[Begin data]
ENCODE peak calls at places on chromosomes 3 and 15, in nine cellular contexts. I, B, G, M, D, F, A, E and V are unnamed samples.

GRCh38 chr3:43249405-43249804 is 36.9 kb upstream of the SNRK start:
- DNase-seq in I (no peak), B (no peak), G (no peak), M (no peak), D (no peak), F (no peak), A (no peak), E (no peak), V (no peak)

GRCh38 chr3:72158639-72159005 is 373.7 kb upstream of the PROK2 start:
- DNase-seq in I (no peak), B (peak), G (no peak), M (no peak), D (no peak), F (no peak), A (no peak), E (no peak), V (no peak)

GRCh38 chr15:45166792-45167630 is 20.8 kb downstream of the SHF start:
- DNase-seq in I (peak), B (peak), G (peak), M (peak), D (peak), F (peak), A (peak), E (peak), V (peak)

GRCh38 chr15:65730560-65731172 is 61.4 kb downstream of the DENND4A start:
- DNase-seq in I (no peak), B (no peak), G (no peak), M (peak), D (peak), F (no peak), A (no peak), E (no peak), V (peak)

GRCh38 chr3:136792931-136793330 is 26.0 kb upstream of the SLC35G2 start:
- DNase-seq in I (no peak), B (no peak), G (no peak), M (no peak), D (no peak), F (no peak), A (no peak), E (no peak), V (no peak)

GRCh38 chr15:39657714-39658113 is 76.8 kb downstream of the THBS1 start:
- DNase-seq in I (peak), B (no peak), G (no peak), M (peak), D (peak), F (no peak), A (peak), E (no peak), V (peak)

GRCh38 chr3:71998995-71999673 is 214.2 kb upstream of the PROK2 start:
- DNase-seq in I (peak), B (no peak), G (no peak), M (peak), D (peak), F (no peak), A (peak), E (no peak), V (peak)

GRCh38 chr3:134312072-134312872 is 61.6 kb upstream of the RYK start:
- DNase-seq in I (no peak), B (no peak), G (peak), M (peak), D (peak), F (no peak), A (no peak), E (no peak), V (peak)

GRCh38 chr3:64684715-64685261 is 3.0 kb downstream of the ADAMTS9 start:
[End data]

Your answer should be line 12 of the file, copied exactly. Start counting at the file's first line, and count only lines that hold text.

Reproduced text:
GRCh38 chr15:39657714-39658113 is 76.8 kb downstream of the THBS1 start: